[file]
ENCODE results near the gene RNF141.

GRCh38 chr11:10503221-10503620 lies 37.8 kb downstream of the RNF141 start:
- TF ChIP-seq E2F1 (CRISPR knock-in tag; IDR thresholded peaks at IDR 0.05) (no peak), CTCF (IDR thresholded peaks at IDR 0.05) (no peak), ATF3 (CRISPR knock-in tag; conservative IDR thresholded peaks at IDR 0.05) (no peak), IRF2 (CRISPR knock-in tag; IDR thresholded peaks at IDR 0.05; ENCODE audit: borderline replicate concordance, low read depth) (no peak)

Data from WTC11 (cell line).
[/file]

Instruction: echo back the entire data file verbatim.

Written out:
ENCODE results near the gene RNF141.

GRCh38 chr11:10503221-10503620 lies 37.8 kb downstream of the RNF141 start:
- TF ChIP-seq E2F1 (CRISPR knock-in tag; IDR thresholded peaks at IDR 0.05) (no peak), CTCF (IDR thresholded peaks at IDR 0.05) (no peak), ATF3 (CRISPR knock-in tag; conservative IDR thresholded peaks at IDR 0.05) (no peak), IRF2 (CRISPR knock-in tag; IDR thresholded peaks at IDR 0.05; ENCODE audit: borderline replicate concordance, low read depth) (no peak)

Data from WTC11 (cell line).